When considering firmness, your body force exerted on the mattress is synonymous with the circular indenter. Depending on your body type, you’ll have different points of pressure, primarily in your hips and buttocks. Since everyone is different, the ILD test helps to allow for a general impression of what you can expect when applying your full body weight on your mattress. Now, you may be wondering, “What if I weigh more/less than the amount of force necessary to compress the material 25 percent?” This takes us back to standards and conformity. If there were specified tests for every body type, it would be difficult for a manufacturer to list their ILD ratings for consumers to take advantage of. However, you know your weight, so it’s up to you to use these ratings and apply them to your unique circumstances.
Considering the Variables
Now, we’ve pretty well covered the controls in this scientific mattress testing. However, let’s go back to the high school science classroom. There are always variables to consider that will make an impact on the result you get. It’s my goal that you are fully educated the next time you run across ILD or IFD ratings, so let’s take a few moments to consider some of these variables and the impact they make.
As the material thickness increases, so does the ILD value. It’s important to understand that each foam type varies, so if you come across generalized estimates, you can’t very well rely on them. This is because the ILD rating to thickness change ratio has to be determined for each type of material. The following table is a sample testing on foam material. While this chart does not serve to represent all mattress types, it offers a great guide to help you better understand how mattress thickness impacts ILD ratings.
Sample Thickness ILD at 25% Deflection (lbs/50 in²)
Now, let’s take a moment to review this chart to help you understand the variance here that must be considered. When you move from four to five inches on this sample thickness, the ILD value increases by exactly three lbs/50 in². However, when you move from five to six inches, the ILD value increases to 3.5 lbs/50 in². This trend continues to increase the further the sample thickness increases. It’s a logarithmic scale.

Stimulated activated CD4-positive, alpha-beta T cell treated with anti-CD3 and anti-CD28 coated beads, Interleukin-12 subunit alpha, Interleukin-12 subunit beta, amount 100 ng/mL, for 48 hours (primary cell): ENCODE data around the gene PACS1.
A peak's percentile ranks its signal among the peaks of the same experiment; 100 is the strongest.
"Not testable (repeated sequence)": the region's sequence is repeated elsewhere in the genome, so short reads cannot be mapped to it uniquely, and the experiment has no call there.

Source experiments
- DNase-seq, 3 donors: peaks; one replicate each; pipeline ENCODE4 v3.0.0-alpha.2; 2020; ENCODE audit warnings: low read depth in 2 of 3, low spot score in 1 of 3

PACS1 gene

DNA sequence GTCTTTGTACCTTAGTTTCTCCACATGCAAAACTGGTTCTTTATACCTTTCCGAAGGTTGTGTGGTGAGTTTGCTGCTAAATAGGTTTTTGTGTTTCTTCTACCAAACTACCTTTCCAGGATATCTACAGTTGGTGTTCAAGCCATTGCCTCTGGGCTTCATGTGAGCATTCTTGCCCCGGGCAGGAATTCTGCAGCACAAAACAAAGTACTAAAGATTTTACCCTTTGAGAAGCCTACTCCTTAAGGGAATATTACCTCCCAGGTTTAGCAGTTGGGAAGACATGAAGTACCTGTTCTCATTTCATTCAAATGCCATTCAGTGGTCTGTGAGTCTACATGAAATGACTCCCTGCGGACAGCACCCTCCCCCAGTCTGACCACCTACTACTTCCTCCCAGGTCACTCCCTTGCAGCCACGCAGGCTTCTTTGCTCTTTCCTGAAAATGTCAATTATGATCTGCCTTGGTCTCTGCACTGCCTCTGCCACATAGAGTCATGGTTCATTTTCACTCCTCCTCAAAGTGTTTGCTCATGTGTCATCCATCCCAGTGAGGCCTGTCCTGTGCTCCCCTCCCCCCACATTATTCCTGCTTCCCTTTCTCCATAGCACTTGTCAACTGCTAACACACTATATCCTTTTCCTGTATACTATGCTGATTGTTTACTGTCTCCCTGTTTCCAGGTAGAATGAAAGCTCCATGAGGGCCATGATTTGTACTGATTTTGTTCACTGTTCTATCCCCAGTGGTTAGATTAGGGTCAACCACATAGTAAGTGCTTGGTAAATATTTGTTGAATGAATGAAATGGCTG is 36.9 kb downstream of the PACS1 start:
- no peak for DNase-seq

Why the Variance on the Same Material?
If you’re left scratching your head as to why this level of variance exists on the same material, you have to consider the effect of the thickness when the ILD value is higher. Basically, it becomes compounded. This is because, when you increase the thickness, the indenter has to push down on the bed deeper.
For example, a four inch thickness requires a one inch depression to reach 25 percent. When you advance to a five inch thickness, the indentation increases to 1.25 inches. To put this into perspective, imagine you order a small pizza measuring eight inches in diameter. You could probably eat 25 percent of it with no problems. However, if you increase the size to 16 inches, 25 percent consumption would be much more difficult to achieve as you .are compressing more food in your stomach. The larger the pizza, the more effort you’ll have to put into reaching that 25 percent threshold. Just as your body has to gradually work harder to accommodate the pizza, the indenter has to work harder to match 25 percent indentation on thicker material.
Depending on the particular material you’re working with, the force required to meet these parameters will differ. Back to the pizza example, think of the differences. You can likely eat more of a thin-crust cheese pizza than a thick-crust, fully-loaded option.This real-life example shows you how important it is to make sure you are comparing apples to apples when you analyze firmness testing results. Thickness levels matter.
Temperature and Humidity
Temperature and humidity have a direct impact on the ILD rating, and this is true from the moment the foam is poured into the mold. Something many consumers are unaware of is the concept of “summertime ILD regression.” In a nutshell, firmness levels decrease in the summertime. When you think about it, it’s not that surprising. Consider other materials, for example, metals. When they are heated up, they soften. Although we are considering foam, we can use the ideal gas law equation of PV = nRT.
Now, in this equation, we are primarily concerned with P (pressure) and T (temperature). Without getting into a full-blown thermodynamics lesson, this law dictates that an increase in temperature correlates with an increase in volume. With that being understood, we can then consider the density equation, which is, quite simply put, mass/volume. When volume rises, the material becomes less dense. Ergo, the material becomes softer.
Formula Adjustments Are Made
If you’re feeling a little overwhelmed, that’s okay. After all, you’re looking for the best foam mattress, not a degree in physics, right? It’s worth noting that manufacturers do make adjustments to their formulas to consider these seasonal changes. However, the temperature and humidity variance is worth noting because each manufacturer considers their formula changes based on their own experiments and data. Once the mold is poured, the resulting material is irreversible.
Memory Foam Changes in Response to Body Heat